Blogs > Your Money

Dave Patterson and Erin Preston, a father-daughter team of Certified Financial Planner® licensees, provide thoughts and suggestions on a broad collection of personal finance topics.  Information provided in this BLOG is intended to be of a general nature and may not be appropriate for all situations.  Readers should consult with their own financial advisors before relying on any information contained herein.

Wednesday, March 31, 2010

Two “D” Words That Help Maximize Your Charitable Contributions

We’ve written before in our blog (, “A Better Way to Give”, December 8, 2009) about the first “D-word” - donor advised funds. Most large financial brokerage houses administer donor-advised fund accounts. Donor-advised funds are independent 501(C)(3) public charities that administer donors’ charitable gifts.

Investors can open charitable gift fund accounts and easily transfer cash and securities to the accounts. Once transferred, the gifts are irrevocable and qualify for a tax deduction in the year of transfer (with some limitations). Any gains on securities transferred avoid taxation. Therefore, assets with large capital gains tax liabilities allow individuals to give more by avoiding the potential capital gains taxes.

Donors decide how aggressively the assets they have gifted are to be invested. With professional management, donors have the possibility of seeing their accounts grow, providing the possibility of increasing the amount they can give to charities. Gifts must be made to IRS qualified public U.S. charities.

A gift fund provides a way to reduce taxes in a year of unusually high-expected income. By bunching several years of gifts together, one can meet gift fund minimums and receive a tax deduction for the total amount gifted in one year. The funds gifted can then grow tax free in the gift fund account and then be distributed to charities over the following years. Often donors feel more comfortable giving larger gifts and more gifts, since the impact on the donor’s finances is no longer a consideration.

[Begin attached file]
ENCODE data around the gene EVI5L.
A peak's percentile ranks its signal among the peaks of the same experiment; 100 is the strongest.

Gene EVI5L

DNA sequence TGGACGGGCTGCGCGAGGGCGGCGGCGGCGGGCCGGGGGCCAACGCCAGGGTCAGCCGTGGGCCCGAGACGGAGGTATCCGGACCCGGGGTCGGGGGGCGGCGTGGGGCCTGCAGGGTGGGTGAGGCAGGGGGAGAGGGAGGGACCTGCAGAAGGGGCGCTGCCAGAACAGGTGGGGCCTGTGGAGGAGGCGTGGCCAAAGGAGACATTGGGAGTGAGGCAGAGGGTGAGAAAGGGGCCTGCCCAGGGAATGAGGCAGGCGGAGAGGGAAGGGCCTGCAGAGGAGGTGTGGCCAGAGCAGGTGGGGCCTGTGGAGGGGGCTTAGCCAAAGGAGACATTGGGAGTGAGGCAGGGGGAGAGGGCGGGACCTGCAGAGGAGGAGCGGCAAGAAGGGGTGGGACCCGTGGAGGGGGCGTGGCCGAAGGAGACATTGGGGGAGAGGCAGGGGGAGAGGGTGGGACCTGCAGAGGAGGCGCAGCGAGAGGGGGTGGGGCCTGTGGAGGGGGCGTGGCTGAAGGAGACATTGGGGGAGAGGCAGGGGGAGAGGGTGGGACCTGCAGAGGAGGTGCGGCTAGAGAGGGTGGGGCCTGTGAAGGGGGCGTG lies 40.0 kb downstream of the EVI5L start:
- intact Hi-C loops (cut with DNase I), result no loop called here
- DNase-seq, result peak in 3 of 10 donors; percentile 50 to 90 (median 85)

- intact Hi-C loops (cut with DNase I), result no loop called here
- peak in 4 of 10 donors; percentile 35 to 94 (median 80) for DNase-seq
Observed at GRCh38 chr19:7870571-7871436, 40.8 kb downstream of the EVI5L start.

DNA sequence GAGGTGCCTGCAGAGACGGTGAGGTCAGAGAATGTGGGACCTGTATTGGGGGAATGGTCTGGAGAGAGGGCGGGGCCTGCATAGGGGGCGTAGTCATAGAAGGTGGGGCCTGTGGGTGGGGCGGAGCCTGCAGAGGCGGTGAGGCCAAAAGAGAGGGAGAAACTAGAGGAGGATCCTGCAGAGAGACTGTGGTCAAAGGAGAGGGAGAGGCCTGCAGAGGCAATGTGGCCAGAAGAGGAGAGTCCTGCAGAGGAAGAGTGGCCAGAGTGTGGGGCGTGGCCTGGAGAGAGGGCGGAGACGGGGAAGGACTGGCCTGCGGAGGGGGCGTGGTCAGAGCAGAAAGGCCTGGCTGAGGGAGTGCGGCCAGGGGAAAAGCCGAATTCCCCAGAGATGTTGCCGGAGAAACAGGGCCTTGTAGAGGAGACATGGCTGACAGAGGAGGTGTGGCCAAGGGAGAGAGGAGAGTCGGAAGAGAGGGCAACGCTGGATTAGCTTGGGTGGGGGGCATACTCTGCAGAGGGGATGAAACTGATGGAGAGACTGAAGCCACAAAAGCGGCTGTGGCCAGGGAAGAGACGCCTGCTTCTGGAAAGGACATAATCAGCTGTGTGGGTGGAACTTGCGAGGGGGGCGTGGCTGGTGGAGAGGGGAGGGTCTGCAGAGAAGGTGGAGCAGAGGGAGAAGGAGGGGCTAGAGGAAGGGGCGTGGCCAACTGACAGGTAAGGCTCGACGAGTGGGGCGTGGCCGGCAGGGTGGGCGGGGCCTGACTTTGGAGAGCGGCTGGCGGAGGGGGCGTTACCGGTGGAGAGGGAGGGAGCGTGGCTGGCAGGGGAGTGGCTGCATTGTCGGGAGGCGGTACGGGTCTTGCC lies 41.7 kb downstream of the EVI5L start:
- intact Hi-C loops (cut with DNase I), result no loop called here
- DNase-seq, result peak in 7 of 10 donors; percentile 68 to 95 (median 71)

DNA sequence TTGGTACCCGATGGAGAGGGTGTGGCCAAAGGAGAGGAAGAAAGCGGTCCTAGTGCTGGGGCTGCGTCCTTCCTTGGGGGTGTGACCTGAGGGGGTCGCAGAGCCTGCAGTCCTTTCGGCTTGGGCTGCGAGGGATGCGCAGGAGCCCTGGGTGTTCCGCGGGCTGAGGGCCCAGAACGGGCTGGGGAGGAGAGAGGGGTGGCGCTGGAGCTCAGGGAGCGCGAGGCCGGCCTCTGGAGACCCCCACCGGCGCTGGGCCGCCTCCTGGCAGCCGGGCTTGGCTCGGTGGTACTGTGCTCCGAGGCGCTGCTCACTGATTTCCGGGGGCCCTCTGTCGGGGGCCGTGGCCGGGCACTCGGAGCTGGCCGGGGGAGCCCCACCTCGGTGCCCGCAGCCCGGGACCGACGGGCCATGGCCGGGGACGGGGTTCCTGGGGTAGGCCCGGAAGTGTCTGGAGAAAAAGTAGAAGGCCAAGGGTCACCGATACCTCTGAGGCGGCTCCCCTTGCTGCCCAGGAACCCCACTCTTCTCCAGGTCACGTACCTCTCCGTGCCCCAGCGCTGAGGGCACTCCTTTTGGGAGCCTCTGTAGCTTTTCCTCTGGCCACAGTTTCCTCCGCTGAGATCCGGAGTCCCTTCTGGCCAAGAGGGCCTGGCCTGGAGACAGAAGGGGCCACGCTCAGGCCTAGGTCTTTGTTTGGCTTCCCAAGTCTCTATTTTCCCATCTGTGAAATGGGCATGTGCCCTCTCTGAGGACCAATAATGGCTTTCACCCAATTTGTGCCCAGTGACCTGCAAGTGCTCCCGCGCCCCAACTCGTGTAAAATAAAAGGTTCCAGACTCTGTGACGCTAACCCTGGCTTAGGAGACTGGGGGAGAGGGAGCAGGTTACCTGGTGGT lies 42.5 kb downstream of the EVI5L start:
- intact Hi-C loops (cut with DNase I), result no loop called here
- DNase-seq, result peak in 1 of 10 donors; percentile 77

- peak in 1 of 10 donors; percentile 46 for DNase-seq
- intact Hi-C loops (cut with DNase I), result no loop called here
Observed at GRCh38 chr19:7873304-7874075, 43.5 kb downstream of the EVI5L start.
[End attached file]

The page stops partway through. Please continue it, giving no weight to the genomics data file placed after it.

The second “D-word” is due diligence. Maximize your giving by making sure your gifts go to quality charitable organizations that effectively utilize your gifts to benefit the intended recipients. Unfortunately, far too few individuals do any research on the organizations to which they are giving.

In a recent article in Bloomberg Business Week titled “Rethinking How To Give” by Amy Feldman, February 8, 2010, Ms. Feldman reviews a number of Internet web sites that evaluate the effectiveness of charitable organizations. She says that one of the most commonly used web sites is Charity Navigator (

“It gives ratings – going from zero to four stars – to nearly 5,500 charities, and its site gets some 4 million page views annually. Those ratings have focused largely on financial yardsticks. For instance, it has given charities high marks for low overhead, but research shows that metric is not as helpful as others in evaluating a nonprofit’s work.”

Therefore, she goes on to say, “Charity Navigator ….. is devising a system that will still go from zero to four stars but will include measures of financial strength, accountability and effectiveness.”

Other sites mentioned in her article were: GiveWell (, GreatNonprofits (, GuideStar (, Partners for Change (, Philanthropedia ( and Root Cause (

In summary, donor-advised funds allow you to accelerate tax saving on the gifts you make and allow your gifted funds to grow tax free. The websites mentioned above will allow you to do your due diligence and help you to better choose charitable organizations that effectively use the funds you give. Utilization of these two tools can help you maximize your charitable donations.


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